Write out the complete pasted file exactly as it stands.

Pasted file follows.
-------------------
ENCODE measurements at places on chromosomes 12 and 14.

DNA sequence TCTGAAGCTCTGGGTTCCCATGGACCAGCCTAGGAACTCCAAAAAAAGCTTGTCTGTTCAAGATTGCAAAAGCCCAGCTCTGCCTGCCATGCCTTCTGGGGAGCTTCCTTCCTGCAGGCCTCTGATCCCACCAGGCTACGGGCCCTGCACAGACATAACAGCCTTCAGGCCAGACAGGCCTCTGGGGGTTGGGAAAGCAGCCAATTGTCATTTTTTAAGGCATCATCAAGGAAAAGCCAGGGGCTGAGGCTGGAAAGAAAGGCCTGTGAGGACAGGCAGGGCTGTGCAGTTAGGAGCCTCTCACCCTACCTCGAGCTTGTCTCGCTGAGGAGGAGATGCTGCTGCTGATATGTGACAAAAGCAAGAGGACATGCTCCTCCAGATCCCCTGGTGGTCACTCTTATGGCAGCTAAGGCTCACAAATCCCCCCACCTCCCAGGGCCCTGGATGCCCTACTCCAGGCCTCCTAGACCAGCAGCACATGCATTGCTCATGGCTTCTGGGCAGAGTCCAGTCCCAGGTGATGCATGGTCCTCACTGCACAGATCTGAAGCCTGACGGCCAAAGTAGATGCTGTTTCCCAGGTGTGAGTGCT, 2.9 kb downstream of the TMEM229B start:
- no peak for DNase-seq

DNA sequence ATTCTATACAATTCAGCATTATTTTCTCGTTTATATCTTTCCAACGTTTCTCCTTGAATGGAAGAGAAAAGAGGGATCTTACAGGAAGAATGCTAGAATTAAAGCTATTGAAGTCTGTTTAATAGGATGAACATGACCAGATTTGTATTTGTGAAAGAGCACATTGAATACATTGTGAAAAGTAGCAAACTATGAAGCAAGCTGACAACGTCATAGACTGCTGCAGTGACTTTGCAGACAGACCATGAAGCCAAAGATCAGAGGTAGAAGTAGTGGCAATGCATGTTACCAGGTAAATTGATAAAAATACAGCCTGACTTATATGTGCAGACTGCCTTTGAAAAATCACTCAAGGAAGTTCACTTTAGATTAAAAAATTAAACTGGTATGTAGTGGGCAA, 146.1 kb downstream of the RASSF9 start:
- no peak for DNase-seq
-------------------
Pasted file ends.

ENCODE measurements at places on chromosomes 12 and 14.

DNA sequence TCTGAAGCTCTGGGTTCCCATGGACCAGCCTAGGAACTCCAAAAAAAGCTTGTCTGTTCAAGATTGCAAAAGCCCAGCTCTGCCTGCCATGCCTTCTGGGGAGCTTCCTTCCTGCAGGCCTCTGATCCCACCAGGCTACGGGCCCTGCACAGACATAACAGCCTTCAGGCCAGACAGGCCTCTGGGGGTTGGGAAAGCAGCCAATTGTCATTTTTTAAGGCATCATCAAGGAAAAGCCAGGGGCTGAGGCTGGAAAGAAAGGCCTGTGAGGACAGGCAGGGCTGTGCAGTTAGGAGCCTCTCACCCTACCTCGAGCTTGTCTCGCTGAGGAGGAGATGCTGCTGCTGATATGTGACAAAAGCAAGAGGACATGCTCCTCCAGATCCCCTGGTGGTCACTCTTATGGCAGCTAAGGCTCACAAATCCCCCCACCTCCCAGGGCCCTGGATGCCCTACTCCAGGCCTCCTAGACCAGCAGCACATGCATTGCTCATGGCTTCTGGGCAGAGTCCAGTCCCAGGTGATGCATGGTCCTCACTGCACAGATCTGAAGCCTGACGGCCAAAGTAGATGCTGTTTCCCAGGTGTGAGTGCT, 2.9 kb downstream of the TMEM229B start:
- no peak for DNase-seq

DNA sequence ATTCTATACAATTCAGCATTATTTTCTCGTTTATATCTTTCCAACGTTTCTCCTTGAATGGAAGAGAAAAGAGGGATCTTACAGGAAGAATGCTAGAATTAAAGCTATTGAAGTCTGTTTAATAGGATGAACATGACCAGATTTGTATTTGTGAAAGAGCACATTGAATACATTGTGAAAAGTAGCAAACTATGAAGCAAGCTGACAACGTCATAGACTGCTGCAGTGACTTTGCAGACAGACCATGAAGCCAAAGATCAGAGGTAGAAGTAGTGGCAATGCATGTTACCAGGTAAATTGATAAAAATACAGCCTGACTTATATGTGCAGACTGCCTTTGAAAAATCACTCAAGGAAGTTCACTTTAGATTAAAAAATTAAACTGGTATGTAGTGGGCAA, 146.1 kb downstream of the RASSF9 start:
- no peak for DNase-seq